Infrared Camera Conversions: Which Option is Best?

Today’s Post by Joe Farace

For me, an IR-converted camera is the easiest way to capture digital infrared images. You can purchase an previously modified camera from eBay and used camera sellers like KEH or have one of your existing cameras converted to IR-only operation. If you’ve been looking for something to do with that old camera sitting on a shelf but still makes great but maybe less megapixel images, here’s the perfect job for it.

snow.platinum.IRAs easy as using an IR-converted camera may be, you face some choices in having your camera converted starting with where to have it done. Many different companies offer infrared conversion services and I’ve varying experiences using three. I said to let Google be your guide I think a personal recommendation from a photographer whose work you admire is the best place to start. Keep in mind that every company will not convert every camera model, so check to see if they will work on your specific model. (Read my sad EM-10 saga.)

Your eyes see a range of light from 400 to 700 nanometers aka nm, that’s a metric unit of length equal to one billionth of a meter. A typical digital camera sensor sees light from 350 to 1,000 nm. Digital cameras typically have a low pass filter placed in front of the sensor to block unwanted higher frequency light from infrared and ultraviolet spectrums. This filter only allows the low frequency light visible the human eye to pass through to the sensor and blocks UV and IR light to maintain maximum color fidelity.

Choice #1: During a camera’s IR conversion this filter that stops IR and UV light from striking the camera’s sensor is removed allowing all visible and invisible light to strike the sensor. Then it’s replaced with one designed to only allow infrared light to pass through.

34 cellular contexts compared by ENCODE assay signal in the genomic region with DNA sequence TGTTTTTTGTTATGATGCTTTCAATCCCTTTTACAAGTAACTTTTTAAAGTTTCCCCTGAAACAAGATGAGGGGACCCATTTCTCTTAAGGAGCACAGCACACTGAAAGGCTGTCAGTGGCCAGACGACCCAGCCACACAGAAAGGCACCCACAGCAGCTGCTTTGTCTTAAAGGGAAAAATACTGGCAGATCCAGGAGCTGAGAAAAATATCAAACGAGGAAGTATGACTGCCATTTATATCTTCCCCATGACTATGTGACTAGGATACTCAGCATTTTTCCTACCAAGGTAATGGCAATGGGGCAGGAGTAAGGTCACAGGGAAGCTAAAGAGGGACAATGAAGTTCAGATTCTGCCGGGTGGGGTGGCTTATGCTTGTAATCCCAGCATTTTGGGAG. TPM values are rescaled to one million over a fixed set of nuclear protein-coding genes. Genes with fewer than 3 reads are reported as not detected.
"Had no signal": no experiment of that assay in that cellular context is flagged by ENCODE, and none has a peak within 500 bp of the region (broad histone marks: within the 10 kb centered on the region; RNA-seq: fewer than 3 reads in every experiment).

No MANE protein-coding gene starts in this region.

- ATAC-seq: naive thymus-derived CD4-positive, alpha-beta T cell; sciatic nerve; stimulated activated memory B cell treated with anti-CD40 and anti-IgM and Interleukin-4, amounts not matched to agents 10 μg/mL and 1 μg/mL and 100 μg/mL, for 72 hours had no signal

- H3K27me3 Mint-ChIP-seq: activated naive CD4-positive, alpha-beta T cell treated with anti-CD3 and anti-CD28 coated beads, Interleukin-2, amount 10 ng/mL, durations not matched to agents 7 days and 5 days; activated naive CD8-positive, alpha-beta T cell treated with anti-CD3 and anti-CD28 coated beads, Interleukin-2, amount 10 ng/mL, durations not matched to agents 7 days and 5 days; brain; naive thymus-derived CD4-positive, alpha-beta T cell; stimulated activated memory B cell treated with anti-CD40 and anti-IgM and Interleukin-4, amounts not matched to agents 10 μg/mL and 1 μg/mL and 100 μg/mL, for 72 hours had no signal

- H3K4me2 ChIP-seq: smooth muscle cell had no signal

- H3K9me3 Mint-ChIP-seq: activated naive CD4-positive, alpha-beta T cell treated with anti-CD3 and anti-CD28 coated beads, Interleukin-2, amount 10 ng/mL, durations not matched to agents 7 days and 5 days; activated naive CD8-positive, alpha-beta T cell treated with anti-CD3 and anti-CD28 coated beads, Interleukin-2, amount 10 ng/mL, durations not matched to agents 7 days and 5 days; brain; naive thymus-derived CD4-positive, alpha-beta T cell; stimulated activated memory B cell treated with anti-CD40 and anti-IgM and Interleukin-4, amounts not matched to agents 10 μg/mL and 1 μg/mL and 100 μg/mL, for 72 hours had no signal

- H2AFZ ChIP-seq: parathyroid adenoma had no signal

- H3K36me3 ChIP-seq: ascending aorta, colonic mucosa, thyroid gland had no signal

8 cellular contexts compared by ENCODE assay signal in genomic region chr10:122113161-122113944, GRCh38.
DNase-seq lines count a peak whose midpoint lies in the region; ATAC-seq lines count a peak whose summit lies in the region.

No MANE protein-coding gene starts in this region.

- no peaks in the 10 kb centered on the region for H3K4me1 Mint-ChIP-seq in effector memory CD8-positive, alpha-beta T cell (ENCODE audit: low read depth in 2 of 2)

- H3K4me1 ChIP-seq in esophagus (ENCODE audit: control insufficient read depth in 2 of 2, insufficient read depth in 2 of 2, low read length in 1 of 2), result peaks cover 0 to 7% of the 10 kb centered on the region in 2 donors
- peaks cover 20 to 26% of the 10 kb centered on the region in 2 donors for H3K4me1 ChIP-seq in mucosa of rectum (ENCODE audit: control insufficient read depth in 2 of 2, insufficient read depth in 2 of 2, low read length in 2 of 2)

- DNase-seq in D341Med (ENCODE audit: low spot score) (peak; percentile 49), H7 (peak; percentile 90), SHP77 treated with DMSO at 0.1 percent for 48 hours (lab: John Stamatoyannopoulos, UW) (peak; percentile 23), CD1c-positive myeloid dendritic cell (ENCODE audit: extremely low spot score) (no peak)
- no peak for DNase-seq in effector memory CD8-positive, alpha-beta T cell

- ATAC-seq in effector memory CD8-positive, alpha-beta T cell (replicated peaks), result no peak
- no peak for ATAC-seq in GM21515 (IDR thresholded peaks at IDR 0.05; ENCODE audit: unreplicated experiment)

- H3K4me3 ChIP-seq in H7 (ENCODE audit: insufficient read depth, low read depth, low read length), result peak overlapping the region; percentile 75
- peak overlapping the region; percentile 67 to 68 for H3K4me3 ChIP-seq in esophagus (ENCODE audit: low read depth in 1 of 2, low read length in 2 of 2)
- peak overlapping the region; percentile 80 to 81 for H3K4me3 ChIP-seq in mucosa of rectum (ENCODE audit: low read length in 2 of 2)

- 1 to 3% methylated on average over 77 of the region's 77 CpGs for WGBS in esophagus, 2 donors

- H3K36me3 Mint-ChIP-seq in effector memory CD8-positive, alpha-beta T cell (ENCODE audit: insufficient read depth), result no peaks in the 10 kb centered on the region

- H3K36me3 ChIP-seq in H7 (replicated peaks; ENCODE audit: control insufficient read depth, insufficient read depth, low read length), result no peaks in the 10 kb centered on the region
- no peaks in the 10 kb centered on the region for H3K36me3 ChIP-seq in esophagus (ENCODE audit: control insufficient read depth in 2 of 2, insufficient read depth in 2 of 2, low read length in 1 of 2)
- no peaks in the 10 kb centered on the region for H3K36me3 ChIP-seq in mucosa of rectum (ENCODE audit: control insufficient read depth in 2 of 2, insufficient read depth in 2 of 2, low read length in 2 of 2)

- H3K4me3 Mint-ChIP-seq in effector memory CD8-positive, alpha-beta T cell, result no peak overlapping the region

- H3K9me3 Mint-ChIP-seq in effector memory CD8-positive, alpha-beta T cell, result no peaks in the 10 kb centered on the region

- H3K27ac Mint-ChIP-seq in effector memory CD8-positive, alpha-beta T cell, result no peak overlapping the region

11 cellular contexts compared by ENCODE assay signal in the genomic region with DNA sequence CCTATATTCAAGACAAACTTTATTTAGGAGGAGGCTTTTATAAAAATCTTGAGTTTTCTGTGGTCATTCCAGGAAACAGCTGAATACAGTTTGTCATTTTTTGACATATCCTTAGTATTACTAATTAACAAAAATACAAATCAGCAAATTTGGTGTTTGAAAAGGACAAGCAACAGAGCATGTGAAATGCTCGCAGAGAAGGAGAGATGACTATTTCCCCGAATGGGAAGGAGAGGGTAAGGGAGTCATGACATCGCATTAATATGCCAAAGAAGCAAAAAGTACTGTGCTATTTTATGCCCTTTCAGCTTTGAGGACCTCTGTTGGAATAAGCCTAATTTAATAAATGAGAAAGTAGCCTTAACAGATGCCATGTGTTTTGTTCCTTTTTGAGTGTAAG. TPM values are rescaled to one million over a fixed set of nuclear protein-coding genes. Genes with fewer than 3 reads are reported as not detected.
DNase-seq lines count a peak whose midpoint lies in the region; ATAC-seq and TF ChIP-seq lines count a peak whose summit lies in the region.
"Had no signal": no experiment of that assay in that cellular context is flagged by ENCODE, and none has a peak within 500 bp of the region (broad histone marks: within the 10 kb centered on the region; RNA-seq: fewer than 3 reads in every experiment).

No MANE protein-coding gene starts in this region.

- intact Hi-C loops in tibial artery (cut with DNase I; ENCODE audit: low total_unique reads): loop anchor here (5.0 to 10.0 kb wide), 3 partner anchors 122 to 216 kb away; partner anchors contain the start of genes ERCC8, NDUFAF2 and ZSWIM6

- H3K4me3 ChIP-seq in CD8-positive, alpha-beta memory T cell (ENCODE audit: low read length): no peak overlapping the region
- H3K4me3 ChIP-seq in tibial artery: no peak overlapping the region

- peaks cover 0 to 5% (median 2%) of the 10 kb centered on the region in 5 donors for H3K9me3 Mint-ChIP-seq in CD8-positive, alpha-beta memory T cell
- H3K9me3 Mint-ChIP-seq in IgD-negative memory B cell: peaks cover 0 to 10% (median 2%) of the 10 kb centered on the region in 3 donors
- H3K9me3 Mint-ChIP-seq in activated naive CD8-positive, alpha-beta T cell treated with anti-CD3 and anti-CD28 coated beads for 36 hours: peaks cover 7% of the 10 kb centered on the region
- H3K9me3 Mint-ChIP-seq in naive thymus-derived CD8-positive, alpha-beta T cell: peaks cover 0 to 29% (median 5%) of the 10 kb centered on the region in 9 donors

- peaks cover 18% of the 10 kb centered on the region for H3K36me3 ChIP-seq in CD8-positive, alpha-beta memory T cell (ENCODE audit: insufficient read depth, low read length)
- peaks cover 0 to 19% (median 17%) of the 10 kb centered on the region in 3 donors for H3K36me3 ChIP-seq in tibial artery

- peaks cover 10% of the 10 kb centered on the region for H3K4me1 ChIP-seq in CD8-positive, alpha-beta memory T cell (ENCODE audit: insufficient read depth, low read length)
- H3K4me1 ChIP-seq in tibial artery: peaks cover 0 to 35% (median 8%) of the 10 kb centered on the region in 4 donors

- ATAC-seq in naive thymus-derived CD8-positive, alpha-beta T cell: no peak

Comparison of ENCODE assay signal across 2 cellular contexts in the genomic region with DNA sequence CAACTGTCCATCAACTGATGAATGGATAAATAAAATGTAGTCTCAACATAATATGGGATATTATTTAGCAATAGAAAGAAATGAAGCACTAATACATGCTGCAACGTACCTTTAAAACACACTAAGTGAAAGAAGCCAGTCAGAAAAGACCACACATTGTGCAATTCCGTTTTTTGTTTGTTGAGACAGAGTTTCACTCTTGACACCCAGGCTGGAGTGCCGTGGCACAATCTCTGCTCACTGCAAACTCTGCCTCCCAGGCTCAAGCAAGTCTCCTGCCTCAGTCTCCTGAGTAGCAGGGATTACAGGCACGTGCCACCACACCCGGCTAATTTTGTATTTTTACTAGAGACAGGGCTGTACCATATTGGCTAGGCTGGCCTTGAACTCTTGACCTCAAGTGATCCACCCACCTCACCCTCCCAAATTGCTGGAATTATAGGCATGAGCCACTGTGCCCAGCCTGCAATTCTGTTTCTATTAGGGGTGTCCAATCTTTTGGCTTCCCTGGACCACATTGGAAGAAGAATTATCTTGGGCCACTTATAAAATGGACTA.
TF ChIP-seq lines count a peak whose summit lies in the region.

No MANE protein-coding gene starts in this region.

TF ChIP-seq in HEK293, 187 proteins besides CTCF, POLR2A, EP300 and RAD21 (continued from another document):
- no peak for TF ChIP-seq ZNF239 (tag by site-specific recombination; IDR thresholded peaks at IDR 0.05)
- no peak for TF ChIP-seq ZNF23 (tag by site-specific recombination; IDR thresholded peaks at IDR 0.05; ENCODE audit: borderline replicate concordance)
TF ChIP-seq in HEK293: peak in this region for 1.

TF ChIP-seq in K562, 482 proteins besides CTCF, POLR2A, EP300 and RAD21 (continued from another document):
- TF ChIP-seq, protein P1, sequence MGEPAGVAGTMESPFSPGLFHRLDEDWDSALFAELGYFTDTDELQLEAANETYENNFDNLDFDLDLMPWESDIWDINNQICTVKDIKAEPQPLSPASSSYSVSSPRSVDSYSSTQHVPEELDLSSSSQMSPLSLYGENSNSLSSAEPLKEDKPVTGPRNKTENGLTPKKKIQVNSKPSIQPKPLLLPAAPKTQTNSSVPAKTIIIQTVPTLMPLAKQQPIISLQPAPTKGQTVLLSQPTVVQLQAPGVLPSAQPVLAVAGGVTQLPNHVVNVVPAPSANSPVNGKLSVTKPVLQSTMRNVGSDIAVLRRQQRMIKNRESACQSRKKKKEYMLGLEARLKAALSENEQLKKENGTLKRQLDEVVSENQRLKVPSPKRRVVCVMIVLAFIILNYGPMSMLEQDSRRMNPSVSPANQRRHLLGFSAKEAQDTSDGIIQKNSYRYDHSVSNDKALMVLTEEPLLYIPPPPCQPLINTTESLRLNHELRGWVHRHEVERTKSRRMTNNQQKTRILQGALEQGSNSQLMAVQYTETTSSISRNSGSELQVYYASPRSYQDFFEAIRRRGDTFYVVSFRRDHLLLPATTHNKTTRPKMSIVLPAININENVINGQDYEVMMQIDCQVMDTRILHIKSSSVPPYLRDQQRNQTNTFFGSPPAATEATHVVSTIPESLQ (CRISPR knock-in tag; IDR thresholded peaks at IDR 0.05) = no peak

Tip: Most of the time I shoot in RAW format, which requires some post processing to make a black & white IR shot but I usually set the camera in Monochrome mode to let me see what the image will look like on the LCD. (Otherwise it’s shades of magenta for RAW capture.) Since the camera’s LCD only displays a JPEG, choosing RAW+JPEG gives me a preview of what my RAW file look when processed later.


Choice #2: Some companies offer you a choice of one infrared filter to be installed during conversion but others offer more choices. LifePixel offers seven choices including their standard filter that’s equivalent to Hoya R72, Kodak Wratten 89b, or 720nm filter. They also offer an Enhanced Color IR filter equivalent to 665nm, Super Color IR equivalent to 590nm, and a Deep BW IR equivalent to 830nm filters. LifePixel converted a Lumix G5 using the Standard IR filter and G6 modified with the Enhanced Color IR filter. The Standard conversion works great if the intended result is a monochrome image while the Enhanced Color IR filter is better if I’m going to be doing more processing to produce a color image.

Choice #3: You can also have the conversion company replace the filter in front of your camera’s sensor with a piece of plain glass of the same size and optical characteristics—except the filtration—as the original low pass filter. Not all companies offer this choice but some offer what’s called UV-IR conversions. The surgical process is different and some will use plain glass while other replace the original low pass filter with a custom full spectrum filter. Theoretically, this allows you to capture natural color or infrared depending on what filter you place in front of the lens.

IR.bookMy book, The Complete Guide to Digital Infrared Photography is currently out-of-print but copies are available from Amazon starting at $19.95. Creative Digital Monochrome Effects has a chapter on IR photography and is available from Amazon and as I wrote this, new copies are available for less than $3—and you won’t ever get a better deal than that on what is my favorite book.